You’ve all heard the buzz surrounding the Apple Watch. Well, Android isn’t about to let it all go down without a fight — particularly with tech giant Motorola, whose flagship Android wearable device, Moto 360, does one hell of a job at blurring the lines between gadget and style.
I have to wonder if the design has a lot to do with the project having been developed and launched while Motorola was still under Google (ownership has just recently switched to Lenovo). But regardless, the Moto 360 bears minimalist design innovations that are, quite frankly, impressive.
It’s not the latest Android Wear release, but in the interest of keeping up with the competition, they’re making inroads into customisation that is unprecedented in the industry.
It starts at around $300, which isn’t bad, given that the design will allow you wear it as a versatile timepiece. The 1.56” LCD display, with a crisp 320 x 290 pixel screen, is encased in unbreakable Corning Gorilla Glass 3, runs on 512 MB RAM, 4GB built-in storage, and has a fashionably-oversized 46mm diameter face. And internally, it’s the only Android Wear device that uses a Texas Instruments chipset, versus Qualcomm Snapdragon 400.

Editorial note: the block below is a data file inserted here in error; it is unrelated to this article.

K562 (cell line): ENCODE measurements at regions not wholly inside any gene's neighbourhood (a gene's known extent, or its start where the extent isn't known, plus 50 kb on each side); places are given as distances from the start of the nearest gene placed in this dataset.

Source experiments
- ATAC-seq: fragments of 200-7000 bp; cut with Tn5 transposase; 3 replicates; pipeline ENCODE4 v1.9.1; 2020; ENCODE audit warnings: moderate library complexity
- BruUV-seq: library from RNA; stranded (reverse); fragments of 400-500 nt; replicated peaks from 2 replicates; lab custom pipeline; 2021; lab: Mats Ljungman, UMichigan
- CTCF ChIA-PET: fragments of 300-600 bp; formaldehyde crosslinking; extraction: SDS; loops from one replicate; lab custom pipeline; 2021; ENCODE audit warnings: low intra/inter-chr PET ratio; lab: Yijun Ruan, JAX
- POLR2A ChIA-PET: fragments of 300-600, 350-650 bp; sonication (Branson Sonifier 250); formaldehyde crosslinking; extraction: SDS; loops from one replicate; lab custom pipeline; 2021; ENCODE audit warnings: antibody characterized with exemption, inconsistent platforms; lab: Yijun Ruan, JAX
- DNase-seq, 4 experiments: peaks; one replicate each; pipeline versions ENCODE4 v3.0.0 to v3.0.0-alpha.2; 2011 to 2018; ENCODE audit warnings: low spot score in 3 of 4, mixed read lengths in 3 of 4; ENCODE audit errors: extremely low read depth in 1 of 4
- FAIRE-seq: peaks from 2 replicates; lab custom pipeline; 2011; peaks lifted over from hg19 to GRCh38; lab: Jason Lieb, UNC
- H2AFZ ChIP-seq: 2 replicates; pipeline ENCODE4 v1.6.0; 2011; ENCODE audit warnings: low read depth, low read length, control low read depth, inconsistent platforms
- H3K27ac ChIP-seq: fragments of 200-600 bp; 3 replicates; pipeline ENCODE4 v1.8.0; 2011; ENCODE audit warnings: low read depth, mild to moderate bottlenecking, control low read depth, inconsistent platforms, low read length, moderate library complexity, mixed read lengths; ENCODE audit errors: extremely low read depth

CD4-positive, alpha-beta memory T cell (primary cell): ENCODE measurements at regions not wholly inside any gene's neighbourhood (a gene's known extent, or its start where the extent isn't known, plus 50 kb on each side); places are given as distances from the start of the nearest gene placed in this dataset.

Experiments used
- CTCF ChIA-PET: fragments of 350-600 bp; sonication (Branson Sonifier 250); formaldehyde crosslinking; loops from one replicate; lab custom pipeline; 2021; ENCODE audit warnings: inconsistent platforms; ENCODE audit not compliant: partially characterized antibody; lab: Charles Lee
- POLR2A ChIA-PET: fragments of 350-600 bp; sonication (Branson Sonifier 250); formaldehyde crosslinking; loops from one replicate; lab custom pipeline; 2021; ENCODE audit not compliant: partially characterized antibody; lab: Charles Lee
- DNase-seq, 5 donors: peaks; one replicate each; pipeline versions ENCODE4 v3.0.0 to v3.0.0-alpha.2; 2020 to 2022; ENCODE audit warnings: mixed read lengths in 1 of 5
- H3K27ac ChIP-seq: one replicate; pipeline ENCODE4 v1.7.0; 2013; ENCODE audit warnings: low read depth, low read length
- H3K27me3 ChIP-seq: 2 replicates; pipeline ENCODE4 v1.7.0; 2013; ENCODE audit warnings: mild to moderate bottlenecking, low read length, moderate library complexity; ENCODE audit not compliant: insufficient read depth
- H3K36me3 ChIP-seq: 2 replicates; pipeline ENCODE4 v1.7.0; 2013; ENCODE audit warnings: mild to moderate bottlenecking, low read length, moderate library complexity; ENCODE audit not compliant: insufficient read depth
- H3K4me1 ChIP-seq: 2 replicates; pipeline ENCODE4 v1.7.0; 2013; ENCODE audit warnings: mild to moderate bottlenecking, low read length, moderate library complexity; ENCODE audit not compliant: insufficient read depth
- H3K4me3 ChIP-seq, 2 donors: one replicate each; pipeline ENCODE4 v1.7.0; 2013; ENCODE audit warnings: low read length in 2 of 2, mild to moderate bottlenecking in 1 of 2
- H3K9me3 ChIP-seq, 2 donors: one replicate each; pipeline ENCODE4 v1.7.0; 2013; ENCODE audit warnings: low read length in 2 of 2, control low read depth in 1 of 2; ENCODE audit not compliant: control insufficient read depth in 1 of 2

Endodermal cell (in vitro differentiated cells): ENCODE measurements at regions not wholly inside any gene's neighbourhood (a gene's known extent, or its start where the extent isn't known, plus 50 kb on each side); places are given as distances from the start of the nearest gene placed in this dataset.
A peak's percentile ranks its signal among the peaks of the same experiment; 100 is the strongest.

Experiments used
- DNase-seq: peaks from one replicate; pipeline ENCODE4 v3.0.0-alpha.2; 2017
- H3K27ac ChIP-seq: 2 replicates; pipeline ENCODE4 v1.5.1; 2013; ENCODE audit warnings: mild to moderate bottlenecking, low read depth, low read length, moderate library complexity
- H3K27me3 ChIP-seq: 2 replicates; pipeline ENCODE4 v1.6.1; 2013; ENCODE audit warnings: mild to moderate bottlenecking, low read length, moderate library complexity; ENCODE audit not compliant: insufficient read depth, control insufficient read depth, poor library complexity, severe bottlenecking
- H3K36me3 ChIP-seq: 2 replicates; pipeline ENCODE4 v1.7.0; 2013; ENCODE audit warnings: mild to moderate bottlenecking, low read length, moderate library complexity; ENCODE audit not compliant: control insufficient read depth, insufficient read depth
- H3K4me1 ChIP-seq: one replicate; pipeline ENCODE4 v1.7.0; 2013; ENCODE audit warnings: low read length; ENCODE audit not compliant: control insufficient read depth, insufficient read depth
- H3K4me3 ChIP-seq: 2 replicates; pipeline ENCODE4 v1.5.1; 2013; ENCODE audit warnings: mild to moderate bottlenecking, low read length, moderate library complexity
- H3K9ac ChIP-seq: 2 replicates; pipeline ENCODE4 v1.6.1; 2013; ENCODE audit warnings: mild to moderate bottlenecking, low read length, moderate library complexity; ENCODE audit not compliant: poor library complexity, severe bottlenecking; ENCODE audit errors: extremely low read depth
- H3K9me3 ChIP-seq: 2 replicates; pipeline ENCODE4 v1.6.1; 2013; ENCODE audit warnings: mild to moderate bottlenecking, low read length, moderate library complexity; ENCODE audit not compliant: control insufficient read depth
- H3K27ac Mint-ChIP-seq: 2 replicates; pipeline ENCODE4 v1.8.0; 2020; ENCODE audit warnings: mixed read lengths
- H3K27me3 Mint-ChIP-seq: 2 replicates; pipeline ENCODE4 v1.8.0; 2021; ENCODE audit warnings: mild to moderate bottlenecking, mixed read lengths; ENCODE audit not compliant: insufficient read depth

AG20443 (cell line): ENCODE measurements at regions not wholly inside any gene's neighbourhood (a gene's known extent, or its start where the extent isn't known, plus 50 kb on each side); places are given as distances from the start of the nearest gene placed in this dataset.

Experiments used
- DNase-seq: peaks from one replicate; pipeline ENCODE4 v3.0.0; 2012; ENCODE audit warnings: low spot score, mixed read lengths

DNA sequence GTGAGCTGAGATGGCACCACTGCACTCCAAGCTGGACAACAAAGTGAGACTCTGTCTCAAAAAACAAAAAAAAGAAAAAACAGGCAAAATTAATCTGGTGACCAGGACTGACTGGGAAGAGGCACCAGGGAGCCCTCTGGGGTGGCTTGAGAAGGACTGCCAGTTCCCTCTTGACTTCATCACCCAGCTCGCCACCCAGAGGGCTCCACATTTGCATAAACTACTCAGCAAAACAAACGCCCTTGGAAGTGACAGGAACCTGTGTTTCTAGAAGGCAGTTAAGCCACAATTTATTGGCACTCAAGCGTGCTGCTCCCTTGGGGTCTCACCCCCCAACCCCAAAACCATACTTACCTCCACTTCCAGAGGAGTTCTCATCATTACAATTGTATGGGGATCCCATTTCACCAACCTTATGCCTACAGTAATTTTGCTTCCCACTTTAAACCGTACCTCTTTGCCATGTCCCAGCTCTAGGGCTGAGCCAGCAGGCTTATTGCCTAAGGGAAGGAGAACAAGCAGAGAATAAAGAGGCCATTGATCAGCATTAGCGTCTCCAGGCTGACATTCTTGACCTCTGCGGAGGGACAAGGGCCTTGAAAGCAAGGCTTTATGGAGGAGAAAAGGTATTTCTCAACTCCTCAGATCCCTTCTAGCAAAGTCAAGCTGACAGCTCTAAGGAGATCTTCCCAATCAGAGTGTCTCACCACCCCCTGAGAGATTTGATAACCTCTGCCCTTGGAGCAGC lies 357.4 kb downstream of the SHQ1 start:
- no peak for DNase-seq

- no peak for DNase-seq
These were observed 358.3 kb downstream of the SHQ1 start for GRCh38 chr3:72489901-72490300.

It’s also available in various metal finishes, and you get the option to use a leather strap as well.
Like the Apple Watch, the Moto 360 has a microphone set up that’s able to access voice commands, with built-in optical heart rate monitor and pedometer. The device also runs on Android Wear OS with Google Now integration.
A Customisable Smart Watch
Personally, I find the new customisation options most appealing, and you can check them out here.
I mean, for most wearable device makers, in the interest of packing in all their intended bells and whistles into such little space, they forget that they want it to be worn. And the ability to customise the Moto 360 goes a long way towards making sure that you can properly create a wearable that fits your style.
But It’s Not All Good
Despite all the good things I’ve said about it, the Moto 360 is far from perfect.
Battery life lasts a full day on a full charge; that means having another gadget to charge at the end of the day. But then, what gadget doesn’t suffer from a short battery life these days? Then there’s the fact that it does fall a little behind when it comes to hardware specs — but this may have been done as a way to actually make the device more wearable.
Overall, though, I’d say that what the watch lacks in features, it more than makes up for in design and wearability. This places it a few paces ahead of the upcoming Apple Watch, in my book.